With ever-increasing attention to environmental crises, be they climate change, habitat destruction or drought, what has been our response? What have we done or failed to do? Why? Have we done anything meaningful? What should we do? This article - divided into two parts - seeks to answer these questions, seeks to look at the big picture - across time, cultures and ideas - of our relationship with nature in an attempt to gain some perspective on where we are and where we are heading.
Part One began with a snapshot of our current situation and went on to explore why we are struggling to achieve a good relationship with the natural world, with a particular emphasis on the difficulties posed by our biological traits and physical circumstances. Part Two - printed here - continues this search but shifts emphasis to the dominant ideas and systems governing our lives and finishes with suggestions as to how we might live better on and with this earth.
Human expansion has, of course, often been culturally as well as evolutionarily rewarding. The empires of Rome, Britain and the USA are stark examples. This appropriation of natural and human capital leads to the next major hurdle in dealing with growth: equity between cultures and the spectre of racism.
Nothing is more likely to silence the enthusiastic environmentalist than being called racist by questioning the growth and consumption of other, sometimes poorer, countries. The cry, in part justified, is that wealthy nations have done just this and benefited greatly, so why can’t the rest of humanity?
What is lost in this simple equation of two plus two equals four is that yes, Western nations have, in part, benefited from this expansion, but they have also suffered from the commensurate environmental degradation (as indeed, the entire globe has) so to repeat this behaviour would be like a son insisting on smoking because his father did.
Of course poorer nations should be able to improve their standard of living within reason, just as wealthier nations should assist with genuine redistribution of wealth and resources, but it will benefit no one simply to play a “me-too” game of expansion, consumption and ever-increasing withdrawal from an already overdrawn environmental account.
Proponents of ever-increasing growth and consumption claim that it is a false correlation between growth and environmental degradation, that it is an outdated 1960s and ’70s understanding and that the one can be “de-coupled” from the other. Again, the partial truth of this statement blinds us to its ultimate dishonesty: certain forms of growth and consumption are less damaging and degrading than others, both at the small scale of individual activities and efficiencies, and at the large scale of industry sectors and whole economies.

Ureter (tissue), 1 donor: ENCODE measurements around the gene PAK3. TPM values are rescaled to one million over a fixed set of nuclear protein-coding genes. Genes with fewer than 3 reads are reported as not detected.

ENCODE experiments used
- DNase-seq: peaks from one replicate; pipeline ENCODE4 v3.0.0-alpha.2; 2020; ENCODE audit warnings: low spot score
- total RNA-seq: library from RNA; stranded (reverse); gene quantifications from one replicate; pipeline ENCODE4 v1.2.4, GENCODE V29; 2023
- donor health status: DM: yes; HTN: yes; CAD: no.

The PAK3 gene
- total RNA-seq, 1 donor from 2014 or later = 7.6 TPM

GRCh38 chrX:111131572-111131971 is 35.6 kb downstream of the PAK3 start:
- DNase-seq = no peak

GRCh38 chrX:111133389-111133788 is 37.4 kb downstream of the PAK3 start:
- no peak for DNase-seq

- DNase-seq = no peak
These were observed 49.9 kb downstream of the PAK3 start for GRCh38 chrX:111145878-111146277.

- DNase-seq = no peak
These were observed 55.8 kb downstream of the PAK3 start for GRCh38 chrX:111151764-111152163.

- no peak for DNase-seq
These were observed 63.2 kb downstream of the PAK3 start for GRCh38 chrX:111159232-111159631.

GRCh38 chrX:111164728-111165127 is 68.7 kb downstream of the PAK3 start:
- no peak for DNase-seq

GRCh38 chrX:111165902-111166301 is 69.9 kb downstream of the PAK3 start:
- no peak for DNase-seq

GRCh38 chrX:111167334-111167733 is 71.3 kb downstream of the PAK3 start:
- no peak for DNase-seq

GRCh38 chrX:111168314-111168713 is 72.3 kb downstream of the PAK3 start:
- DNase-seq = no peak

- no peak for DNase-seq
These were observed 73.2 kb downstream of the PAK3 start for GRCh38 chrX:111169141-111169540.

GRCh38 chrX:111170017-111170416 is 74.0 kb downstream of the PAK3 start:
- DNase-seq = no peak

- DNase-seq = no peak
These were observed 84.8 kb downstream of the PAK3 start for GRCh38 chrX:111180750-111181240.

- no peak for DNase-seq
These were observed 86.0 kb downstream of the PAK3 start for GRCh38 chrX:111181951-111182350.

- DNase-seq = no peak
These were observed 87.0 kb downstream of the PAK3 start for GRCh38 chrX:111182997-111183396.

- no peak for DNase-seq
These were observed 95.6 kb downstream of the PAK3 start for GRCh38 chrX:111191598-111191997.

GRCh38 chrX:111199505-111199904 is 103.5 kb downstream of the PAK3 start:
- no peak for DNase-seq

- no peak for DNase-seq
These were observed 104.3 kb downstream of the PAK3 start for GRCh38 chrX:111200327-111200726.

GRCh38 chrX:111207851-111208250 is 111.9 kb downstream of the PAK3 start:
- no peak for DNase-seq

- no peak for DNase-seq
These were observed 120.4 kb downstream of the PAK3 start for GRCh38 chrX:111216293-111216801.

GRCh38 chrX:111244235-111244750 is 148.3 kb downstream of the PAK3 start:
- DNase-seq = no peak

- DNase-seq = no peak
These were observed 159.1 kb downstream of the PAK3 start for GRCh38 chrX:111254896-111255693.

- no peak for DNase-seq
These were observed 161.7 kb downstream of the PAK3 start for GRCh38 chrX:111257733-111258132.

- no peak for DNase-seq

Many developed nations have smaller primary industry and manufacturing sectors - traditionally causes of significant environmental degradation - and large service and tertiary sectors (e.g. IT or entertainment industries) which can be much less taxing on resources.
Similarly, single activities or inventions can reduce our impact: engines that run on unleaded fuel and remove this dangerous pollutant; the solar cell that gives the potential to reduce non-renewable energy use; and the banning of feather plumes in hats that has saved hundreds of thousands of birds from being shot.
There are hundreds of such actions and advances, many of them ingenious, but they cannot do magic, perform a sort of sustainability alchemy whereby raw growth and consumption as basically understood, promoted and practised, does not take from the environment. To do otherwise would be to deny the fundamental laws of physics; more of us appropriating more from the environment and disposing more wastes into it means less for other creatures and greater disruption of natural cycles - full stop.
Partly as reaction to the huge scale of natural cycles, and partly due to clever political displacement of the profound nature and size of environmental problems, is the modern trend to trivialise, individualise and urbanise these problems.
The average Melburnian would be forgiven for thinking that if they only put a bucket in the shower, turned off the DVD or no longer washed the car then the problems confronting us would go away. These actions are all very well to garner collective support and momentum for larger, structural and meaningful initiatives, but a dreadful deception and betrayal if used to avoid difficult but vital actions that will really help.